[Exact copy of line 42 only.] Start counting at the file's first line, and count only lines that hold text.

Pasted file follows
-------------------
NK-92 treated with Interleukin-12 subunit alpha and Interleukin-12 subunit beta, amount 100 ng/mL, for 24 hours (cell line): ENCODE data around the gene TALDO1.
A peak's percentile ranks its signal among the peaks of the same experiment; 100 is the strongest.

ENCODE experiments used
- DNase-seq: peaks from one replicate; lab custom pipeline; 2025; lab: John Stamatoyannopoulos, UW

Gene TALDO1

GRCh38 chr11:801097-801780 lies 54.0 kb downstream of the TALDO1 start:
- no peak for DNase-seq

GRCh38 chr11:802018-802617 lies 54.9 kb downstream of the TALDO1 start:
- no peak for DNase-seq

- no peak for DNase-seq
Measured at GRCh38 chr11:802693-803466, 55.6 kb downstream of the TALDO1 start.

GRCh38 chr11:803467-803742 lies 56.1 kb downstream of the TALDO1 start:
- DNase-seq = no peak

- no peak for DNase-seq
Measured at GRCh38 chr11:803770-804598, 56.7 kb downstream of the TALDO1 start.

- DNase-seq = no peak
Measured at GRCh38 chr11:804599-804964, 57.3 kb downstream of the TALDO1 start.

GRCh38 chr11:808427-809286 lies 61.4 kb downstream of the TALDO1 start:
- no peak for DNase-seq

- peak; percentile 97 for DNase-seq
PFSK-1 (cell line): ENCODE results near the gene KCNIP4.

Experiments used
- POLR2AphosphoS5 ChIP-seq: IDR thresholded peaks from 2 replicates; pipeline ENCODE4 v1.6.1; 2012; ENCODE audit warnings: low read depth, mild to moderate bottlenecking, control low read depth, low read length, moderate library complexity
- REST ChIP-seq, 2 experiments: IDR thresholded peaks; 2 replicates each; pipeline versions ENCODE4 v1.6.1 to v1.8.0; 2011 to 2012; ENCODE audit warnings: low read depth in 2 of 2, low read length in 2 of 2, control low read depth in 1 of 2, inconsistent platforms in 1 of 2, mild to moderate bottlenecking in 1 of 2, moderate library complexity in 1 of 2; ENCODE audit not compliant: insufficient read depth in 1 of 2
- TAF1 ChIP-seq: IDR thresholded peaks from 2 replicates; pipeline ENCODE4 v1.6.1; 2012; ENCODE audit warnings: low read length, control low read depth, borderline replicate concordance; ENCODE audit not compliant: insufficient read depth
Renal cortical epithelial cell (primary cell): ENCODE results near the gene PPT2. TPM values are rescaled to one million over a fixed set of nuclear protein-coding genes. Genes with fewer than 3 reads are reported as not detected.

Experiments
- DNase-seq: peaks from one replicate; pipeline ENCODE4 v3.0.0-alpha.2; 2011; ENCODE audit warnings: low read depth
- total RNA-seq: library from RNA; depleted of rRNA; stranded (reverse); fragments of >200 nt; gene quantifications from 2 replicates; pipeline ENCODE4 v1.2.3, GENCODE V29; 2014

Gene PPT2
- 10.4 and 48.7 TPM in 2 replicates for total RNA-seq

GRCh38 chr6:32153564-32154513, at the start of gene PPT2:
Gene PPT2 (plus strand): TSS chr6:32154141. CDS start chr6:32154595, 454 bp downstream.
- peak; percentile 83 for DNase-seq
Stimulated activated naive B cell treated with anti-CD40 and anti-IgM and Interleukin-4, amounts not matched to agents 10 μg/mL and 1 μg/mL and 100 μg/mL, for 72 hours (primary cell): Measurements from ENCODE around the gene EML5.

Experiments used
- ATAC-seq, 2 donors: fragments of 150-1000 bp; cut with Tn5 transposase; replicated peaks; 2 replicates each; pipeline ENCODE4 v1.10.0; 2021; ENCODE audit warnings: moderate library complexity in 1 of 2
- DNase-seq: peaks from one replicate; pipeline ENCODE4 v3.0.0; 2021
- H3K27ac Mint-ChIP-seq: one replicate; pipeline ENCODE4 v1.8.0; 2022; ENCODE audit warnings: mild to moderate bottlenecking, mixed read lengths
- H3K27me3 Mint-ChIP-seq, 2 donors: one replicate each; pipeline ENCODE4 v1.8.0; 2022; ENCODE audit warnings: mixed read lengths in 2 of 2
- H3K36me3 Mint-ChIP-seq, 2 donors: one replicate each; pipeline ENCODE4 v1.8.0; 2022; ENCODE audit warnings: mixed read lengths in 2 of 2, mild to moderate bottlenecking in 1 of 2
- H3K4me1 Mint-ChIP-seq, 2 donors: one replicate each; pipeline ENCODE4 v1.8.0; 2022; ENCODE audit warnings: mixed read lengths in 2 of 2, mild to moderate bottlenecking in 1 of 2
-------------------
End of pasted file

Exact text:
- H3K4me1 Mint-ChIP-seq, 2 donors: one replicate each; pipeline ENCODE4 v1.8.0; 2022; ENCODE audit warnings: mixed read lengths in 2 of 2, mild to moderate bottlenecking in 1 of 2